Fed has the market’s back – but it was not the reason for rally

2 mins read

By Hussein Sayed, Chief Market Strategist at FXTM

The Federal Reserve will do ‘whatever it takes for as long as needed’ to protect the US economy. This is the one statement that summarises the latest FOMC monetary policy decision perfectly.

As widely anticipated, the Fed voted unanimously to keep its funds rate unchanged within the range of 0 – 0.25% and it also left the interest rate on excess reserves at 0.1%. Near-zero interest rates will be in place for a long time given that the committee expects to maintain this target range until it’s “confident that the economy has weathered the health crisis and is on track to achieve its maximum employment and price stability goals”.

According to the Fed statement, the American economy is currently facing hits from several fronts due to the coronavirus. Sharp declines in economic activity, the surge in job losses, weaker demand, low inflation and external shocks from abroad will all weigh heavily and pose considerable risks to the outlook over the medium-term.

While the US central bank did not specify any limit on the upcoming quantitative easing (QE) programme, it made it clear that they will continue to purchase Treasury securities and mortgage back securities to support “smooth market functioning”. Businesses should not worry about short term funding as the Fed remains committed to offering large scale overnight and term repos.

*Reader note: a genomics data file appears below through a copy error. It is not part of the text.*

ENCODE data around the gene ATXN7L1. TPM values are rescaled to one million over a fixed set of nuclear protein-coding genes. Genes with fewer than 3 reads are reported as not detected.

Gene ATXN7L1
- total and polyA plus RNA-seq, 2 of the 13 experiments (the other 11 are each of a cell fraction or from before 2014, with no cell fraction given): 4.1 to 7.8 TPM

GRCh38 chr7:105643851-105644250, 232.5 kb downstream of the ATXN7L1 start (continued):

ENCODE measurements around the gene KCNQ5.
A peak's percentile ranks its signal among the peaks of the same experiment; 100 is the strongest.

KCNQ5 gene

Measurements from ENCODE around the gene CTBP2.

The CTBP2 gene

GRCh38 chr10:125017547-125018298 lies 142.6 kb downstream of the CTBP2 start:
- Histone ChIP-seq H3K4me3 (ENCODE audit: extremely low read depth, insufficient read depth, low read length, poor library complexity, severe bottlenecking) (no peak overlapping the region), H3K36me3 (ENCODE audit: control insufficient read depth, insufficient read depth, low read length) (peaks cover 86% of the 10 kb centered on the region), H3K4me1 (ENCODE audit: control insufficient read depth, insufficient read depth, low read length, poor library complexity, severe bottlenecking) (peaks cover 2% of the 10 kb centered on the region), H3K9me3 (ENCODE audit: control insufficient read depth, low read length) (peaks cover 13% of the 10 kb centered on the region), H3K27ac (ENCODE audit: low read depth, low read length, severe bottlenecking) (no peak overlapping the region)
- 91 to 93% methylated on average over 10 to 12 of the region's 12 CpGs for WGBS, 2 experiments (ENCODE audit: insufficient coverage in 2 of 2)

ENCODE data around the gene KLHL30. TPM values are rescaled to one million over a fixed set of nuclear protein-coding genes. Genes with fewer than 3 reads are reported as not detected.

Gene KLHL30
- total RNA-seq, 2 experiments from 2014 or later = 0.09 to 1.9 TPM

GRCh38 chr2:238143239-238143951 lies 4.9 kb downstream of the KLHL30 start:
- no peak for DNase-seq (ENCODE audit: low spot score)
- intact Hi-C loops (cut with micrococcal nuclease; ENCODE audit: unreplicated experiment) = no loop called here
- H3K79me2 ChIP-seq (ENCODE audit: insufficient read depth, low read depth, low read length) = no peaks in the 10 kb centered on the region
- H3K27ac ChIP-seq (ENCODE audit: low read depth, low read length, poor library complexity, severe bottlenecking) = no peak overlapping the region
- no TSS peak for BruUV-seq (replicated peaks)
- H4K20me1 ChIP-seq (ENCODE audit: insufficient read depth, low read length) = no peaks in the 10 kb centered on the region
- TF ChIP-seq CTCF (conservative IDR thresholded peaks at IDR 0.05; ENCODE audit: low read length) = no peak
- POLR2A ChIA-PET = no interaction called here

The risks imposed by the virus on the economy will not be a short term one, but more likely over a longer period, suggesting that interest rates will remain near-zero for several years to come. The other conclusion we can draw from the Fed statement and Chairman Jerome Powell’s press conference is that the recovery will more likely be a U-shaped one and has little chance of being V-shaped.

Of course, the issue here is that the stock market’s performance over the past six weeks certainly looks V-shaped on account of all the fiscal and monetary easing we have seen so far and the commitment of more to come if needed.

However, Thursday’s sharp rally in US stocks which sent the S&P 500 up 2.7% by the close and 34% higher since the bottom on March 23 is due to early positive results in Gilead’s remdesivir studies as a virus drug. This tell us that biopharmaceutical companies have clearly become the leading indicator for the market. Any positive news towards finding a treatment or a vaccine to Covid-19 is driving risk-on behaviour.

The other factor feeding appetite to riskier assets is the gradual lifting of lockdowns that we’ve seen in several US states and European countries.

While these are legitimate reasons to become more risk-seeking, investors should take other factors into consideration as well. Valuations are no longer cheap, economic activity will take a long time to recover, many jobs are unsecured, consumer behaviour has changed, millions of employees have already been laid off and we’re still unsure about the risks of a second wave of coronavirus. In fact, that’s the reason why gold is still near 7-year highs despite the optimism reflected in equities.

At this stage I would consider a cautious approach to risk assets.

Thursday sees the ECB meeting and a central bank which is facing even more challenging times than the Fed, given that the fiscal boost to Eurozone nations is relatively muted compared to the US.

While the bank is not expected to take any new action, having already launched its Pandemic Emergency Purchase Programme five weeks ago, investors want to hear that the ECB will follow the “whatever it takes” approach and signal their readiness to act.

Markets also expect the ECB President Christine Lagarde to remind Eurozone leaders that further collective action around fiscal policies is required.


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